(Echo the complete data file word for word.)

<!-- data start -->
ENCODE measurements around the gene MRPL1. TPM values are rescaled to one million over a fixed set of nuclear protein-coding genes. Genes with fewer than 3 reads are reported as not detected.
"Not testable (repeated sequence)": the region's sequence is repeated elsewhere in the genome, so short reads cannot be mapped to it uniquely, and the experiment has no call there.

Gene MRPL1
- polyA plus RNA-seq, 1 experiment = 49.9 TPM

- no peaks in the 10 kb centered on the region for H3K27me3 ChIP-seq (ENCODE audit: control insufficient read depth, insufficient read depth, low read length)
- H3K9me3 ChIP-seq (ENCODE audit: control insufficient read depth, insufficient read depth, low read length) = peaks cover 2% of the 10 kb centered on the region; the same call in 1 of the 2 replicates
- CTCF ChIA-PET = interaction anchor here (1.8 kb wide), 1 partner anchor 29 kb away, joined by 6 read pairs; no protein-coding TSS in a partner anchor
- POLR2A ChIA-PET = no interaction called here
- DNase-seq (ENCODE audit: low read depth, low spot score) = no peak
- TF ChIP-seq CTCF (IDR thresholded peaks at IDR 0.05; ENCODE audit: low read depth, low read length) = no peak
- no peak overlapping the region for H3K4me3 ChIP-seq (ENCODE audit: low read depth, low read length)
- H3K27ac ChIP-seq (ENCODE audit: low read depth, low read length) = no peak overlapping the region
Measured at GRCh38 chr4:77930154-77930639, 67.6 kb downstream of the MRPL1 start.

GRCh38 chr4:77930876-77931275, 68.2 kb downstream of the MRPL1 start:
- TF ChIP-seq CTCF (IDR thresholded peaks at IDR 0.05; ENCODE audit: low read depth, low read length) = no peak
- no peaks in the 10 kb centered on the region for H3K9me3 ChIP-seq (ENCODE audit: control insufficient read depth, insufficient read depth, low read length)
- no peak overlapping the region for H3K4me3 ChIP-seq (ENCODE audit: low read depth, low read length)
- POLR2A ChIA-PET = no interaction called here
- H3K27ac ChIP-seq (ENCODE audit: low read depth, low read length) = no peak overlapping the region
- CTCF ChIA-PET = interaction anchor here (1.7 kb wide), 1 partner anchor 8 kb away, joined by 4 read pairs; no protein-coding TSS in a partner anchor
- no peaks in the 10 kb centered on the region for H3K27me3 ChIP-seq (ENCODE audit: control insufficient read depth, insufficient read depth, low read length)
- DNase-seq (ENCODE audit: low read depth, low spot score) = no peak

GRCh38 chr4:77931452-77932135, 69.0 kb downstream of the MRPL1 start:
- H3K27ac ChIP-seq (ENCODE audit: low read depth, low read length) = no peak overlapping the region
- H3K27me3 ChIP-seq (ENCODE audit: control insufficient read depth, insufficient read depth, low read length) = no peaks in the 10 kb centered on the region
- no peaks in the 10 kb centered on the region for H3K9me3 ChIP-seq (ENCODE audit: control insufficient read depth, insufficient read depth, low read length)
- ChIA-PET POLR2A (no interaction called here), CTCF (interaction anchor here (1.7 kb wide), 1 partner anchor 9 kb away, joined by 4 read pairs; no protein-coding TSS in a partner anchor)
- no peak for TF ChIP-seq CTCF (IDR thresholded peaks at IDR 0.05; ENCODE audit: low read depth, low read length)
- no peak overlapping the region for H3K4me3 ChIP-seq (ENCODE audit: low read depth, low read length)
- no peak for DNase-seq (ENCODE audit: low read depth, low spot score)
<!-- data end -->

ENCODE measurements around the gene MRPL1. TPM values are rescaled to one million over a fixed set of nuclear protein-coding genes. Genes with fewer than 3 reads are reported as not detected.
"Not testable (repeated sequence)": the region's sequence is repeated elsewhere in the genome, so short reads cannot be mapped to it uniquely, and the experiment has no call there.

Gene MRPL1
- polyA plus RNA-seq, 1 experiment = 49.9 TPM

- no peaks in the 10 kb centered on the region for H3K27me3 ChIP-seq (ENCODE audit: control insufficient read depth, insufficient read depth, low read length)
- H3K9me3 ChIP-seq (ENCODE audit: control insufficient read depth, insufficient read depth, low read length) = peaks cover 2% of the 10 kb centered on the region; the same call in 1 of the 2 replicates
- CTCF ChIA-PET = interaction anchor here (1.8 kb wide), 1 partner anchor 29 kb away, joined by 6 read pairs; no protein-coding TSS in a partner anchor
- POLR2A ChIA-PET = no interaction called here
- DNase-seq (ENCODE audit: low read depth, low spot score) = no peak
- TF ChIP-seq CTCF (IDR thresholded peaks at IDR 0.05; ENCODE audit: low read depth, low read length) = no peak
- no peak overlapping the region for H3K4me3 ChIP-seq (ENCODE audit: low read depth, low read length)
- H3K27ac ChIP-seq (ENCODE audit: low read depth, low read length) = no peak overlapping the region
Measured at GRCh38 chr4:77930154-77930639, 67.6 kb downstream of the MRPL1 start.

GRCh38 chr4:77930876-77931275, 68.2 kb downstream of the MRPL1 start:
- TF ChIP-seq CTCF (IDR thresholded peaks at IDR 0.05; ENCODE audit: low read depth, low read length) = no peak
- no peaks in the 10 kb centered on the region for H3K9me3 ChIP-seq (ENCODE audit: control insufficient read depth, insufficient read depth, low read length)
- no peak overlapping the region for H3K4me3 ChIP-seq (ENCODE audit: low read depth, low read length)
- POLR2A ChIA-PET = no interaction called here
- H3K27ac ChIP-seq (ENCODE audit: low read depth, low read length) = no peak overlapping the region
- CTCF ChIA-PET = interaction anchor here (1.7 kb wide), 1 partner anchor 8 kb away, joined by 4 read pairs; no protein-coding TSS in a partner anchor
- no peaks in the 10 kb centered on the region for H3K27me3 ChIP-seq (ENCODE audit: control insufficient read depth, insufficient read depth, low read length)
- DNase-seq (ENCODE audit: low read depth, low spot score) = no peak

GRCh38 chr4:77931452-77932135, 69.0 kb downstream of the MRPL1 start:
- H3K27ac ChIP-seq (ENCODE audit: low read depth, low read length) = no peak overlapping the region
- H3K27me3 ChIP-seq (ENCODE audit: control insufficient read depth, insufficient read depth, low read length) = no peaks in the 10 kb centered on the region
- no peaks in the 10 kb centered on the region for H3K9me3 ChIP-seq (ENCODE audit: control insufficient read depth, insufficient read depth, low read length)
- ChIA-PET POLR2A (no interaction called here), CTCF (interaction anchor here (1.7 kb wide), 1 partner anchor 9 kb away, joined by 4 read pairs; no protein-coding TSS in a partner anchor)
- no peak for TF ChIP-seq CTCF (IDR thresholded peaks at IDR 0.05; ENCODE audit: low read depth, low read length)
- no peak overlapping the region for H3K4me3 ChIP-seq (ENCODE audit: low read depth, low read length)
- no peak for DNase-seq (ENCODE audit: low read depth, low spot score)